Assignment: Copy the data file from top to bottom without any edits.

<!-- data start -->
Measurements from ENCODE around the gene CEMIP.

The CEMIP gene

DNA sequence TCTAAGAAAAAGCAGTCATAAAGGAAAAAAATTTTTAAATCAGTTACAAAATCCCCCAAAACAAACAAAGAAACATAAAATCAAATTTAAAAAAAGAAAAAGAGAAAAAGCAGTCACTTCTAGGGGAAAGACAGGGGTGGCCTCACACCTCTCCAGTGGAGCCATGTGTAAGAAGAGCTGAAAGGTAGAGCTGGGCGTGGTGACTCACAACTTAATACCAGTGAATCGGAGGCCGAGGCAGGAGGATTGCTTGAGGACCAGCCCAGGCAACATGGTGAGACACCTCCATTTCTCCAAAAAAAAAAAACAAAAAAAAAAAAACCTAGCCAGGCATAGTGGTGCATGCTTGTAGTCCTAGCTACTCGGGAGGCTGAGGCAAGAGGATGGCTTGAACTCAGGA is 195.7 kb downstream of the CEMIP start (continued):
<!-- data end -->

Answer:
Measurements from ENCODE around the gene CEMIP.

The CEMIP gene

DNA sequence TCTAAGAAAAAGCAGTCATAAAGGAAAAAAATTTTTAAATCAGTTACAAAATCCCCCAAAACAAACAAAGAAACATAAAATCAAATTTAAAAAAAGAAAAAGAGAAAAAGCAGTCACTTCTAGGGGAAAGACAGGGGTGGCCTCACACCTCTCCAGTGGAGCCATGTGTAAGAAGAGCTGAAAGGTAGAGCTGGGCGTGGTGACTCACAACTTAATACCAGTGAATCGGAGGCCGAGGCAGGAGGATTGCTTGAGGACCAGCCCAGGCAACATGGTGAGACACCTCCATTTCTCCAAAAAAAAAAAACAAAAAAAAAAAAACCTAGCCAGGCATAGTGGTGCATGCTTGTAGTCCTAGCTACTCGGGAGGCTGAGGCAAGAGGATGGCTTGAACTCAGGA is 195.7 kb downstream of the CEMIP start (continued):